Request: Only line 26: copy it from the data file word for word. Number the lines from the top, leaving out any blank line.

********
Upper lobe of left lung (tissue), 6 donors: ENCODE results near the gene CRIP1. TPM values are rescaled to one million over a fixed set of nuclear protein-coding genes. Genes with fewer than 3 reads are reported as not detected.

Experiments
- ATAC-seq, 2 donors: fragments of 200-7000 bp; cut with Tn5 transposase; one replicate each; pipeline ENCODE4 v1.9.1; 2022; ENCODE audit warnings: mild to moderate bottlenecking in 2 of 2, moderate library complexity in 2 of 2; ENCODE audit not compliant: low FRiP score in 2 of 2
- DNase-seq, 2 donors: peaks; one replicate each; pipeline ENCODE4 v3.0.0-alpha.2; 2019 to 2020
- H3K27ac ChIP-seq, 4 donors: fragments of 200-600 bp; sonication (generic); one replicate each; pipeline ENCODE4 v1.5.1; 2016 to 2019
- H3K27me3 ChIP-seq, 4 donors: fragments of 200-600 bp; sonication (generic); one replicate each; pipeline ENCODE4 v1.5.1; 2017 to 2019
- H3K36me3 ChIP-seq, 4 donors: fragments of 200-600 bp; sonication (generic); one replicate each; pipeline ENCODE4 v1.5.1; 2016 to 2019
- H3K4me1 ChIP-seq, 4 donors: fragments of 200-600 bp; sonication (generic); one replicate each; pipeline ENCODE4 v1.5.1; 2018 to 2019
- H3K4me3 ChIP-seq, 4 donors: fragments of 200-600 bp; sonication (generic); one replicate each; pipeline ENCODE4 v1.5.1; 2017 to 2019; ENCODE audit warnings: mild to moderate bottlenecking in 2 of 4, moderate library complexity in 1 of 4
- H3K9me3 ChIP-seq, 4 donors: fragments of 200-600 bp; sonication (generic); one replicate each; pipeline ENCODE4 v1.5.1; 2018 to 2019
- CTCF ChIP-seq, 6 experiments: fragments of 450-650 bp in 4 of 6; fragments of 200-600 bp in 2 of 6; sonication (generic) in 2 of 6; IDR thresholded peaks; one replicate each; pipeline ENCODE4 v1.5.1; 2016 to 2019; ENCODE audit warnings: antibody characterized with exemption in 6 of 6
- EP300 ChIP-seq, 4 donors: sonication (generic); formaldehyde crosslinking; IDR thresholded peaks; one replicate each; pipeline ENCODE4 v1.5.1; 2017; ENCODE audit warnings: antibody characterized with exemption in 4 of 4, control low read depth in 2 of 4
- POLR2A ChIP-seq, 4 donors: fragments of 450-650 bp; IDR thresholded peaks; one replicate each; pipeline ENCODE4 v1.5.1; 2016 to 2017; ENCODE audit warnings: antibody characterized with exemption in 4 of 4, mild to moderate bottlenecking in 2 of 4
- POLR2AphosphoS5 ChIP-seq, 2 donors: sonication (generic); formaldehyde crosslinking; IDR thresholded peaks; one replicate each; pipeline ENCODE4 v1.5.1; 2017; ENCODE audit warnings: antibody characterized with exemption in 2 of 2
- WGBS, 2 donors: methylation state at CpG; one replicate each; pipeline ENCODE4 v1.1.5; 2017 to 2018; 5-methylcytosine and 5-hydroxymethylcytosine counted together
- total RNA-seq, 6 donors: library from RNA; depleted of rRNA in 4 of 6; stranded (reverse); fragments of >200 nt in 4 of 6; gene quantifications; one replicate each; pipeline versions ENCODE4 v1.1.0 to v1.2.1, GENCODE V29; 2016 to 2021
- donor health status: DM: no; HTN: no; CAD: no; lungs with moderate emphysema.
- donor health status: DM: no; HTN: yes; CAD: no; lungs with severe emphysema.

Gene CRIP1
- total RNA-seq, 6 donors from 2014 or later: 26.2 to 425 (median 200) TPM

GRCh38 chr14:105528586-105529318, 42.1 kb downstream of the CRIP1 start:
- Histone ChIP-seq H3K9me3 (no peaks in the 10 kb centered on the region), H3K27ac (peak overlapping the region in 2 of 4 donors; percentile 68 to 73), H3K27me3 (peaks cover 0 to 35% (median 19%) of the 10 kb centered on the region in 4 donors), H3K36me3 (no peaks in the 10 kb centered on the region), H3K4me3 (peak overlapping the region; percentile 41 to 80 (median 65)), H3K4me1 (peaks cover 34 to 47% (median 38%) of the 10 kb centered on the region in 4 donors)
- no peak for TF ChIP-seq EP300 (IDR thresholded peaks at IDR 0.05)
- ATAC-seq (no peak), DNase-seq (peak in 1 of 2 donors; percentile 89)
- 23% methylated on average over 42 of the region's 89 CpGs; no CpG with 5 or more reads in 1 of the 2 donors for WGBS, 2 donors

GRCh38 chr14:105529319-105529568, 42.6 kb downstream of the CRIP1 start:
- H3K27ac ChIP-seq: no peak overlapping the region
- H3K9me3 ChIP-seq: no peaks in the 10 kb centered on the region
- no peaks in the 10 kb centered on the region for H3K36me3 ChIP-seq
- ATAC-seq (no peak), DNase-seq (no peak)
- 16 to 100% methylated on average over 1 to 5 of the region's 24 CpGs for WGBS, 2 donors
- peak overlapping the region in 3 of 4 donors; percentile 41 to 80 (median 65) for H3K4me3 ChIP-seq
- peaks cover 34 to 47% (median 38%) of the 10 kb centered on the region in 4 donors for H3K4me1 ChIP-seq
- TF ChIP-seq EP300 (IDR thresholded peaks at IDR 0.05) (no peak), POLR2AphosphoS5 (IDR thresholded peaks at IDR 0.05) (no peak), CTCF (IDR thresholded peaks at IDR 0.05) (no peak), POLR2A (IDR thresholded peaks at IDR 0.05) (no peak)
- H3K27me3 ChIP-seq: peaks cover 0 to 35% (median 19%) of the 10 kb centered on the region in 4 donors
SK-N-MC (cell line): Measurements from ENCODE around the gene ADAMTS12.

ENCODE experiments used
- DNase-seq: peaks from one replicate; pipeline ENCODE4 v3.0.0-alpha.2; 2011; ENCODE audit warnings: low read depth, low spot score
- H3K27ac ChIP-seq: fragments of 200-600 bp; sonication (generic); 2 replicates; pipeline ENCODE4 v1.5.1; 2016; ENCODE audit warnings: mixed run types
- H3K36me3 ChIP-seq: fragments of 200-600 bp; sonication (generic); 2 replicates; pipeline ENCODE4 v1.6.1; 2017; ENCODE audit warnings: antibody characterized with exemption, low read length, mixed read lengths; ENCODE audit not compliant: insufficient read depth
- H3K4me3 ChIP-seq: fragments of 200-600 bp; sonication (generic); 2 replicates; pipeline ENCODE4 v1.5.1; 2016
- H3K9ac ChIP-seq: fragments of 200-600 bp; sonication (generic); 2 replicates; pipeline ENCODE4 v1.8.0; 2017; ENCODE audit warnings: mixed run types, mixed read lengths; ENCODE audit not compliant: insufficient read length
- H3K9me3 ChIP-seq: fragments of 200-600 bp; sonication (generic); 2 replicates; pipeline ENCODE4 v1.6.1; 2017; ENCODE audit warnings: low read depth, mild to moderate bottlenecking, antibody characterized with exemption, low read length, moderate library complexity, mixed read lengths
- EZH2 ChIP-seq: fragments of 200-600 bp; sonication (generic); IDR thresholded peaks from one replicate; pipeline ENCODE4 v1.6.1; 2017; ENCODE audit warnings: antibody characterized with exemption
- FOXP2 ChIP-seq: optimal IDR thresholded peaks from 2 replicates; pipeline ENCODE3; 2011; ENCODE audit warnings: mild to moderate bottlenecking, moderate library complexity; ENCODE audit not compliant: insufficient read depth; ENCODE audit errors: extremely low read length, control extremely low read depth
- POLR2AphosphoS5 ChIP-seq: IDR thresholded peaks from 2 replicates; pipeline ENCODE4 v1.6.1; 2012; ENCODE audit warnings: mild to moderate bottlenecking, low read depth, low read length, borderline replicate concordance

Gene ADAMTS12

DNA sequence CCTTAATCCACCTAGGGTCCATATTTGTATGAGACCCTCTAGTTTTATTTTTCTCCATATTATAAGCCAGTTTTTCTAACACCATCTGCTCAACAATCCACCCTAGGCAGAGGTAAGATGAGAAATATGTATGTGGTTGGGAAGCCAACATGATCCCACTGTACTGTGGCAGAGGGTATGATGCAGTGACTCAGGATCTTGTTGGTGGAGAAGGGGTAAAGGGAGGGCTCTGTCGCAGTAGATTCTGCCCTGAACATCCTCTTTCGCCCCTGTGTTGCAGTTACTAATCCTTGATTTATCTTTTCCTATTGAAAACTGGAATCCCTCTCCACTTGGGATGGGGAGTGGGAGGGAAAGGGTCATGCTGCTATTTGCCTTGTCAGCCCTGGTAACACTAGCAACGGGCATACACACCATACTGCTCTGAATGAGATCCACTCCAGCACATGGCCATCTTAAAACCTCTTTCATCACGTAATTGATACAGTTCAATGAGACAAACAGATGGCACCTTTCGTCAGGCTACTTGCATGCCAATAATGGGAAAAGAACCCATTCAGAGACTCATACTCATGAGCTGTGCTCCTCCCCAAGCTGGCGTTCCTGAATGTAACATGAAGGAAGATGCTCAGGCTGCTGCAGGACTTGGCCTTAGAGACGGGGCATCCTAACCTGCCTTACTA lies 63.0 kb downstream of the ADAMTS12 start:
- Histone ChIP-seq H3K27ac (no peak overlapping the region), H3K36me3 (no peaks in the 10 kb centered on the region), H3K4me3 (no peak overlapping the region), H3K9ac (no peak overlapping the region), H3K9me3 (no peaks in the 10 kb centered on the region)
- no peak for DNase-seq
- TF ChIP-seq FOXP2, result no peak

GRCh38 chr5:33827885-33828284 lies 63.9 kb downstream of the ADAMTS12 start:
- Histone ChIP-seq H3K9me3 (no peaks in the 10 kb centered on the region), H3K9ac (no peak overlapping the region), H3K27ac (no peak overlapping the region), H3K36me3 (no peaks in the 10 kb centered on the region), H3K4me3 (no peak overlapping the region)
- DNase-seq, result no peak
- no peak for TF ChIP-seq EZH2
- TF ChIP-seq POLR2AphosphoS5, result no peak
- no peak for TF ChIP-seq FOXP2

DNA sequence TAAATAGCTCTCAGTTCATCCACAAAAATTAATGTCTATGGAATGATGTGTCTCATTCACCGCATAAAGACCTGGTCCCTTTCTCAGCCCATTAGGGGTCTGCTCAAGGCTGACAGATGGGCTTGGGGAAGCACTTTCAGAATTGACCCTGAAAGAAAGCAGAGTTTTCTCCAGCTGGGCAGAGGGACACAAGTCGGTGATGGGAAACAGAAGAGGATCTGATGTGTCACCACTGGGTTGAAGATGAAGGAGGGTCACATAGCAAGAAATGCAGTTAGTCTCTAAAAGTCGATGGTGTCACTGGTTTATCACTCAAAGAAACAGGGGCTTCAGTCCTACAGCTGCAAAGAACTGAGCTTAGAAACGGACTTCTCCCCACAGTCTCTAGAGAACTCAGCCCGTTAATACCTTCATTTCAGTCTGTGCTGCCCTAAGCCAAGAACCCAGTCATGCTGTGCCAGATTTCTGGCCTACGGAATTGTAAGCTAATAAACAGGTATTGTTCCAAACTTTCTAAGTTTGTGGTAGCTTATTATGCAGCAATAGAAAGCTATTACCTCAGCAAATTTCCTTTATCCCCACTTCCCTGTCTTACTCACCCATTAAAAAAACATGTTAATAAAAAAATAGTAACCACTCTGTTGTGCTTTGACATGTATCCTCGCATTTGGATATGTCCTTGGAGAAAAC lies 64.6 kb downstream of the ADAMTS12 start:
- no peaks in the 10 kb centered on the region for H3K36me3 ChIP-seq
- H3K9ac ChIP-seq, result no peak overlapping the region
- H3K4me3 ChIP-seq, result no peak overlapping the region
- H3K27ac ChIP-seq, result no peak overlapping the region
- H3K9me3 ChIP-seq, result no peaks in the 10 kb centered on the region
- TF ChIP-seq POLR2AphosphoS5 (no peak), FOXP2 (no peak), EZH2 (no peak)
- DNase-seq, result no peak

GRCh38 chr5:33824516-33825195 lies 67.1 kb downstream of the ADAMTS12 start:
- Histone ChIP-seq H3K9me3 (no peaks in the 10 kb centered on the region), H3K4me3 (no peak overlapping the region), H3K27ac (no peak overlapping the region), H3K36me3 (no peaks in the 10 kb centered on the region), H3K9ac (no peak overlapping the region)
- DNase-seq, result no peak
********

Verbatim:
GRCh38 chr14:105529319-105529568, 42.6 kb downstream of the CRIP1 start: